Friday, February 20, 2015
Wii U review: NES Remix
The premise of NES Remix is simple enough – the objectives of classics like Super Mario Bros., Donkey Kong, Excitebike, Balloon Fight and more are revisited with slight twists. The earliest challenges for each game are little more than tutorials, and while perhaps some younger gamers may not be so intimately familiar with the NES era of gaming, the controls of each of these titles are both simple and intuitive that it makes these early entries seem unnecessary. Leading Link into a dungeon, having Mario jump over a couple of barrels, or even leading the Excitebike rider up a ramp hardly seem worth congratulating players for.
They are also a stark contrast to the often faster-paced and less forgiving challenges unlocked by achieving a certain number of stars - the game's ranking system, which are in themselves dependent on the speed each challenge is successfully completed with. This results in NES Remix’s greatest flaw – the lack of a staggering of difficulties. Either you play laughably easy scenarios, or you take on thoroughly challenging ones, the latter of which are split about fifty-fifty between demanding precise twitch timing or offering a more fair test of a player’s skills. These later stages incorporate more interesting concepts, like platforms that fade in and out of visibility or having Link climb the ladders and ramps of Donkey Kong. They also sometimes fail to convey proper objectives to players, which (understandably) may only further feelings of frustration.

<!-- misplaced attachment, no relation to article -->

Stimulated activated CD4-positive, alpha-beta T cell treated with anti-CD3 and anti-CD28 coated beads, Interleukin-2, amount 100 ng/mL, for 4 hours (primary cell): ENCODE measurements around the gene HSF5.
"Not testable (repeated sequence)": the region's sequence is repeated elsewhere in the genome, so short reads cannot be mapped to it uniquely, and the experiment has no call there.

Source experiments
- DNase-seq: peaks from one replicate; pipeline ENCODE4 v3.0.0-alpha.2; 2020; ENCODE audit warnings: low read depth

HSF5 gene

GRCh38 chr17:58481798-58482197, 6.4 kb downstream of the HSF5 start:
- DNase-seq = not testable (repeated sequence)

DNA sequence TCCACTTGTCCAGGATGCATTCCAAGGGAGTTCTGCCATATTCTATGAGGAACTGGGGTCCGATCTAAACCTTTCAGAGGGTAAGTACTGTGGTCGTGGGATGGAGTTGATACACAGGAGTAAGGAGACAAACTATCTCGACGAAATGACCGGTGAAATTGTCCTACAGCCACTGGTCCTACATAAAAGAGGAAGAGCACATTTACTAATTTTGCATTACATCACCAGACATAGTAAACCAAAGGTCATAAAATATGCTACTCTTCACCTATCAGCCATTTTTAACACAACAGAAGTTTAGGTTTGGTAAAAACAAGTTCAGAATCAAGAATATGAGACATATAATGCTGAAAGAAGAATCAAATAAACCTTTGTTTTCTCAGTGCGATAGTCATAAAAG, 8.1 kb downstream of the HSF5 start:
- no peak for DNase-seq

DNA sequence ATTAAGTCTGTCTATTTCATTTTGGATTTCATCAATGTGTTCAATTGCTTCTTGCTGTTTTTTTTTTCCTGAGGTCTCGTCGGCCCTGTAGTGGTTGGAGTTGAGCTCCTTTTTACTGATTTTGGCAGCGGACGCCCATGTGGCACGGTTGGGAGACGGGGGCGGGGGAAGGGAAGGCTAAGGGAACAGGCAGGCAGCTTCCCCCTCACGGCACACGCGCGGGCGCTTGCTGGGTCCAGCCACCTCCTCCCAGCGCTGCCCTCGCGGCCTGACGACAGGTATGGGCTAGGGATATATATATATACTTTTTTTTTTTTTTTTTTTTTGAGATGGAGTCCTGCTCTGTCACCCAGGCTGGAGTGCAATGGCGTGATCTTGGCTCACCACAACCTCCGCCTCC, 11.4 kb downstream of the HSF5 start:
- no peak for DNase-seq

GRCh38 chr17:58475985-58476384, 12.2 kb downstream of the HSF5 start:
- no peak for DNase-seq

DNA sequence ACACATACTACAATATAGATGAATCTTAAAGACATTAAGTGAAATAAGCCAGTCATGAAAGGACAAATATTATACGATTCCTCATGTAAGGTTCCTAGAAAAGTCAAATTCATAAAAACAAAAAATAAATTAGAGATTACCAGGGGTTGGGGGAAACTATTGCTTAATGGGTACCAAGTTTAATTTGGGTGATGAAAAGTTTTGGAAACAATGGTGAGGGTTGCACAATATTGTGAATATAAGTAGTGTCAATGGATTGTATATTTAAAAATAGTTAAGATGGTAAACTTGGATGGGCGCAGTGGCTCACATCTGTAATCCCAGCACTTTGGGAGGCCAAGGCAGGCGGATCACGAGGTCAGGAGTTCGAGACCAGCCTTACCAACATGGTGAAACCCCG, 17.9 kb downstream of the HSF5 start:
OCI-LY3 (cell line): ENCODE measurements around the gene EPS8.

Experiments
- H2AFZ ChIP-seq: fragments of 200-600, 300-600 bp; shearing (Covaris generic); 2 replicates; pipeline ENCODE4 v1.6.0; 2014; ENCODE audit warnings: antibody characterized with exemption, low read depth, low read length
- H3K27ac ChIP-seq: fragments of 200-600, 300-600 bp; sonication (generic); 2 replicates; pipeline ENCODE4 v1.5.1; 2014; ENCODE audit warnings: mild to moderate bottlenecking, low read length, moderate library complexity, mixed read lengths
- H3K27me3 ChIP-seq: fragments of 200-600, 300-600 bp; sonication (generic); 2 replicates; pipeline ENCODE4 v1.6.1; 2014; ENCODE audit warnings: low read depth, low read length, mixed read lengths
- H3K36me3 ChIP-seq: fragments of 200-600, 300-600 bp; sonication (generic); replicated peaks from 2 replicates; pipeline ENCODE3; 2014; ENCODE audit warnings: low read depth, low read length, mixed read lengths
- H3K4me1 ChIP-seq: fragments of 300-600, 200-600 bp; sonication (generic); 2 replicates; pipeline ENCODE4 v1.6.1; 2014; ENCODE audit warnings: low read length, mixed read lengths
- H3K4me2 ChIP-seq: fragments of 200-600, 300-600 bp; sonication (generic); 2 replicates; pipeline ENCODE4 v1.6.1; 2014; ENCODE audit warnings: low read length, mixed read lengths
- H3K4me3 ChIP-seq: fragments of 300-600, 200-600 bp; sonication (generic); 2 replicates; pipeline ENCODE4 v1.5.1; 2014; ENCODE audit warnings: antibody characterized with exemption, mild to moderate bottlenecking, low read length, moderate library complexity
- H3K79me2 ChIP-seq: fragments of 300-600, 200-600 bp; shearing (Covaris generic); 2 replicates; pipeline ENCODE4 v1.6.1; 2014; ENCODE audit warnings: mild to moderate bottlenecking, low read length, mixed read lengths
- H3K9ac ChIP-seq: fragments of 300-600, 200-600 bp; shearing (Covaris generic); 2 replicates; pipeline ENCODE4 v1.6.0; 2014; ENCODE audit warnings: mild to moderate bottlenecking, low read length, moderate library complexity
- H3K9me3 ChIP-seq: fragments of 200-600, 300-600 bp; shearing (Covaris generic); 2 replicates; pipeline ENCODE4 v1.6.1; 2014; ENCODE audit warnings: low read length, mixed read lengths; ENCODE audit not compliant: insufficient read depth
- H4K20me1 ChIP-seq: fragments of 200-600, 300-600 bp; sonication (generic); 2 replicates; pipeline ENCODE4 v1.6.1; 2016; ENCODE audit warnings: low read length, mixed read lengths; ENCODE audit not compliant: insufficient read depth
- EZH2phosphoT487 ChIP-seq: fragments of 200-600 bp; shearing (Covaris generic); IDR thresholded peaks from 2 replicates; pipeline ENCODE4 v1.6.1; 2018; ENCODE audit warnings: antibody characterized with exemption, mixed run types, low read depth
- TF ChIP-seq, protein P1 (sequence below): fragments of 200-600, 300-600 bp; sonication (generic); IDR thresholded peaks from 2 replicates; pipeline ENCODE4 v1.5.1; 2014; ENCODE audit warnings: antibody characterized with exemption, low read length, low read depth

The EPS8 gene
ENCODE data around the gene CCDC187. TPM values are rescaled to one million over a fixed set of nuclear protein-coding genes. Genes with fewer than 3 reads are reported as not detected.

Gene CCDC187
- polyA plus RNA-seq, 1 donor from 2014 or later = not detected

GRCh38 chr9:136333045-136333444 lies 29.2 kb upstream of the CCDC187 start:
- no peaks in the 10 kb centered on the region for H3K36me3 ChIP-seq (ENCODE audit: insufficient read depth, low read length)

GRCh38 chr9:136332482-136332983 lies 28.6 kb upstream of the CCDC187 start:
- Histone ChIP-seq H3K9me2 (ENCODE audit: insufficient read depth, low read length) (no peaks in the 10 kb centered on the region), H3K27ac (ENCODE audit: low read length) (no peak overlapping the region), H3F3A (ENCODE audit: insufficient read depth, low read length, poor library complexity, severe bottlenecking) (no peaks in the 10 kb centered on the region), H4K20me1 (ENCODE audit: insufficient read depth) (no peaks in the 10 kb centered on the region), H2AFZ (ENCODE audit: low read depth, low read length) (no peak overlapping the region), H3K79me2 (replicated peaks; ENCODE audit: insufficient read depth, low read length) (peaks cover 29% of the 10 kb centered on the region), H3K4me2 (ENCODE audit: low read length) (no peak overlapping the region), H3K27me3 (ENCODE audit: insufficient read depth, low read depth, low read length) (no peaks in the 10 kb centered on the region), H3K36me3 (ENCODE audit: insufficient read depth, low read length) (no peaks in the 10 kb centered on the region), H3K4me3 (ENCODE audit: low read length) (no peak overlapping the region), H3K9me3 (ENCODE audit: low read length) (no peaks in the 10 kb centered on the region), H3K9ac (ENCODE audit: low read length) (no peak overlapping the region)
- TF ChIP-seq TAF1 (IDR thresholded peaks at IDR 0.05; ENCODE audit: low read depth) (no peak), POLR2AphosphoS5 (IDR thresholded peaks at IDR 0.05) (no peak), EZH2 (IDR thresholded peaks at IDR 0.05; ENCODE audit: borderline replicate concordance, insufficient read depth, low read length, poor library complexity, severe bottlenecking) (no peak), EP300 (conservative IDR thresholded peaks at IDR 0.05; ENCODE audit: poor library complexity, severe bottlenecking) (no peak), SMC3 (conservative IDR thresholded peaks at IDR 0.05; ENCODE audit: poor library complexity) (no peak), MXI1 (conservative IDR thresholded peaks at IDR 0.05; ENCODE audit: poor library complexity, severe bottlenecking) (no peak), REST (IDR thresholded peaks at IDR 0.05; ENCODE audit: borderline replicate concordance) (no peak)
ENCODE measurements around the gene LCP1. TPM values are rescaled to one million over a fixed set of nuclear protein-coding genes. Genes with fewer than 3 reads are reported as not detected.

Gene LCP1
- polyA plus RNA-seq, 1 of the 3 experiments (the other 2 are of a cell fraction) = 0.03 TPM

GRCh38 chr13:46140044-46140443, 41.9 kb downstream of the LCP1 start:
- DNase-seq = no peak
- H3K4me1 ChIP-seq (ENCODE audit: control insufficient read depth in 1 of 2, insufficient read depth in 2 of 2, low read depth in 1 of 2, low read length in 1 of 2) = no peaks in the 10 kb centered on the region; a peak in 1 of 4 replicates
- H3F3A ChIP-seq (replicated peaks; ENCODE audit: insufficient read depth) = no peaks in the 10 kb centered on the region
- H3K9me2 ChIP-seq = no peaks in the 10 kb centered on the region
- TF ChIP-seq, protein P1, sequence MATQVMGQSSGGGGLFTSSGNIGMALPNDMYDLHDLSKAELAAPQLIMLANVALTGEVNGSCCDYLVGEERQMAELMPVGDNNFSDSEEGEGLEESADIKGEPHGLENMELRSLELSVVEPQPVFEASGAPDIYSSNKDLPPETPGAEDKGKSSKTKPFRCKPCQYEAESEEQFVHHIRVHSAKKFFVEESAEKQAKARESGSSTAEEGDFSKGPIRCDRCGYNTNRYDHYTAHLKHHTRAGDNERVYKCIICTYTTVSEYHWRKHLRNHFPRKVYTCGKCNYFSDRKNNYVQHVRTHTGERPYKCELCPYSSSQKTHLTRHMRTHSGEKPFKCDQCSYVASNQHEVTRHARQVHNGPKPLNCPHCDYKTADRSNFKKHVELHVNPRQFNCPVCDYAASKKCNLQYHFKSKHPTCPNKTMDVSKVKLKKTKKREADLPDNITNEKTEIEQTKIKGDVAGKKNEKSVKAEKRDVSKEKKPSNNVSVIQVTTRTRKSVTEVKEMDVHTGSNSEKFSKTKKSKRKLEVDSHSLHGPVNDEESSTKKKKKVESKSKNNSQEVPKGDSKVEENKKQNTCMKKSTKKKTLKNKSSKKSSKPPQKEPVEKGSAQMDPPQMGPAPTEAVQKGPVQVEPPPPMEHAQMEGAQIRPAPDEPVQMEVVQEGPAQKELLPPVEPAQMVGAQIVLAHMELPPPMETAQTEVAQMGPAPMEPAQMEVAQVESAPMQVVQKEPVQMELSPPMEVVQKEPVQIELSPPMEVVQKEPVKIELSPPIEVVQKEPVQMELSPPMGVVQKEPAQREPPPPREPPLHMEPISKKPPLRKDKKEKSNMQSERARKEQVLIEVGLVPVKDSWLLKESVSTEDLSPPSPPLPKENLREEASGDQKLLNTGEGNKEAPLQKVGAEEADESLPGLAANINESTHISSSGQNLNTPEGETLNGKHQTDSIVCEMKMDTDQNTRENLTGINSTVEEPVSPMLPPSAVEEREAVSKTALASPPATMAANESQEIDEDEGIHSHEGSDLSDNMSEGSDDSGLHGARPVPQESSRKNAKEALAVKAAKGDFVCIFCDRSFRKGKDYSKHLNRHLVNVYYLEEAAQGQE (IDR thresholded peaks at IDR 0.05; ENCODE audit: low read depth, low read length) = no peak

There is plenty of variety in the play styles of games offered, from the platforming antics of Mario and his brother Luigi, to the hammering and lunges of the Ice Climbers, to exploring the fields of Hyrule with Link’s medieval arsenal, and even blowing up concrete walls in Wrecking Crew. NES Remix is inadvertently a display of which NES titles aged the best, with some games offering as tight of controls as they did during their heyday, while others fall short of the glory they were once touted for. Some of these games see ten or fewer challenges, yet others are in for the long-haul, pushing further into the double-digits.
There is no single ‘correct’ way to go about unlocking the many challenges of NES Remix. Often, even a valiant, yet unsuccessful attempt at a stage will result in the next one being unlocked, and reaching certain milestones in your star collection or overall numerical score will unlock new titles altogether. Miiverse stamps can also be earned by reaching these milestones, each depicting 8-bit versions of characters and enemies from the slew of titles represented in NES Remix. It’s not that NES Remix lacks replayability – far from it – it’s just that the stages offered are so inconsistent in both their degree of challenge and fun factor. A greater sense of adventure in crossing over these characters and environments might have also benefited the final product.
My rating: 5 (out of 10)